24 Oct Protect Yourself from Fraudsters
SIM Fraud or “SIM-Jacking”
Bluetone has become increasingly aware of a worrying type of SIM fraud known as “SIM-Jacking” which we are keen to keep our customers informed about and hopefully help to protect them against!
The fraud basically involves the criminals hijacking the victim’s phone number and reactivating it on another SIM. Once the fraudster has access to the phone, they then have a way in to the user’s email, social media or even mobile banking apps through intercepting the two-factor authentication system that these institutions frequently use. The frightening aspect of this type of crime is that the information the criminals need to garner, such as date of birth, is often easily available, for example on social media and with just a little bit of digging can be used to convince a sales rep on the other end of the phone that they are a genuine customer. With so many of us now using mobile banking this really is a fraud we need to be wise to or we could find ourselves seriously out of pocket.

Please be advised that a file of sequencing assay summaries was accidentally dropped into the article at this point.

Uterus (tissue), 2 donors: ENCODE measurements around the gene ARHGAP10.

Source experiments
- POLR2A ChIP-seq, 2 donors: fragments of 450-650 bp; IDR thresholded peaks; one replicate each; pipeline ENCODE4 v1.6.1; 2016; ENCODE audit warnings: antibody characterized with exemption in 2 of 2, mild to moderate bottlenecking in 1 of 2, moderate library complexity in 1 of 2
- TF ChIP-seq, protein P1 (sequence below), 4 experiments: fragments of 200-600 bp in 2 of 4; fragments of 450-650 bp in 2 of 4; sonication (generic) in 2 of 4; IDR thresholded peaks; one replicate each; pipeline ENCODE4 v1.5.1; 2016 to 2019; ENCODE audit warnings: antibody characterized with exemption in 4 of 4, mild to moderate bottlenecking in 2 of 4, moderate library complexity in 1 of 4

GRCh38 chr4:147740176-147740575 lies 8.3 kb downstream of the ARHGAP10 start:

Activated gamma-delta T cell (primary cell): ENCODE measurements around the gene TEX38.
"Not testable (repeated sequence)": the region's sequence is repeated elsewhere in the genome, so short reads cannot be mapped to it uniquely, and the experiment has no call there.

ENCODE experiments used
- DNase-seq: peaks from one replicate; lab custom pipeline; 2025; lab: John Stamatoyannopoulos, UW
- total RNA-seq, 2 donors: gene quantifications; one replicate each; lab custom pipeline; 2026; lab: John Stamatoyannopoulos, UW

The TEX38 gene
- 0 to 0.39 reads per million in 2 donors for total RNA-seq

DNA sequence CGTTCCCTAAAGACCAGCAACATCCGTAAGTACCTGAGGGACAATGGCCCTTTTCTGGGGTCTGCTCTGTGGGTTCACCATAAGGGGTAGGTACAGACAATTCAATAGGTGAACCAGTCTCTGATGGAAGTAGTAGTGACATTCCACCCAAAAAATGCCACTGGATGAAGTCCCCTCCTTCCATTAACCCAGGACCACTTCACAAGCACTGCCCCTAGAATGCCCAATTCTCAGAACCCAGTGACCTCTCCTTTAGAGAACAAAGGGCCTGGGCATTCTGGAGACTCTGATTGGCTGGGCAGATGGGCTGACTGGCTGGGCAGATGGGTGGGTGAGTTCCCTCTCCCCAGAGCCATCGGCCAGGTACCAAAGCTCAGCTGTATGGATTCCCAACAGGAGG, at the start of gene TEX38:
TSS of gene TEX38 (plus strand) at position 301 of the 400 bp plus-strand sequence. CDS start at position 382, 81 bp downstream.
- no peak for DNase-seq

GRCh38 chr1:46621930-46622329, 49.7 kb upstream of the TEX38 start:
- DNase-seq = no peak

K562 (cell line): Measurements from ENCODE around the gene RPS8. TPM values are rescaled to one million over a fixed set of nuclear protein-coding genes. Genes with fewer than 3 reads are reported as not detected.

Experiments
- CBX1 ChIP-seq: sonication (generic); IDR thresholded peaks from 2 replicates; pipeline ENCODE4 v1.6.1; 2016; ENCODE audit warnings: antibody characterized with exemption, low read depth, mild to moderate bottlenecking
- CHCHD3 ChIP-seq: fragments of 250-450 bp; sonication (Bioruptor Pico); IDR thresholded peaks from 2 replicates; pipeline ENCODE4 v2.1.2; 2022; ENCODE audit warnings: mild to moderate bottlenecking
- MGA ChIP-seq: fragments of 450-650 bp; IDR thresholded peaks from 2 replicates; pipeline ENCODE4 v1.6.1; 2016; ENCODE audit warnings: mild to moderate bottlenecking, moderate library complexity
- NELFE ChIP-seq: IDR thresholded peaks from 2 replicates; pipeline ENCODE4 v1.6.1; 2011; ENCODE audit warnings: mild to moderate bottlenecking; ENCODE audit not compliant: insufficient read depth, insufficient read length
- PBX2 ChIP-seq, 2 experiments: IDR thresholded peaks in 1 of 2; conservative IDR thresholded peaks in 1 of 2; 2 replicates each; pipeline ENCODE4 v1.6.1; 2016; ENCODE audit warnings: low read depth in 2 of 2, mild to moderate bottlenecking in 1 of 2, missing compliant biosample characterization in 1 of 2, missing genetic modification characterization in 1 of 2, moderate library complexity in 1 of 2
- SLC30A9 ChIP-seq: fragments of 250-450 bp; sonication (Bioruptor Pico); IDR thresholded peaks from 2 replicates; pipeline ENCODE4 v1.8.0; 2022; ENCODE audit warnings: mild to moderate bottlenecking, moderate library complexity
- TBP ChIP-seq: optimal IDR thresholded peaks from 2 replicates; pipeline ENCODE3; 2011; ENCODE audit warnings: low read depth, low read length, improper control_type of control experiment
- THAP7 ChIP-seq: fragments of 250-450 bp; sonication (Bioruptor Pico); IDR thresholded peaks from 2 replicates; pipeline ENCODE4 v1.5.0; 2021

The best form of defence against this crime is vigilance. If your phone starts acting strangely or goes down suddenly and your are unable to make calls, send texts or use data, then either phone us here at Bluetone if you are a customer, or contact your network as soon as you can. Things to look out for include SMS messages or emails prior to a swap taking place. If you didn’t request this, then report it immediately. If you suspect a SIM swap has taken place then you should contact your bank immediately, so they can put any preventative measures in place.
O2 Fraudulent “Smishing SMS”
O2 recently reported to us that a number of customers received a “smishing” text message on the 16th October purporting to be from O2. The messages suggests the customer is required to update their billing information. There is a website in the message that redirects the customer to a fake O2 website. O2 did not send these fraudulent messages but they are very convincing and look like their sites.
The message reads: “O2: We are unable to process your latest bill. In order to avoid fees, update your billing information via:”
A full investigation is ongoing & they are in the process of removing the fraudulent websites & domain name, identifying and blocking the sender of the SMS.
If you believe you may have disclosed personal data you can report it to Action Fraud at: https://www.actionfraud.police.uk/report_phishing
If you believe a crime or fraud has occurred due to this incident you can report it to Action Fraud at: https://www.actionfraud.police.uk/reporting-fraud-and cyber-crime
A password reset is always a good precautionary measure if to take if you have entered any personal details.
We take our customer’s security very seriously and will endeavour to inform of any fraud, scam or other security breach we become aware of.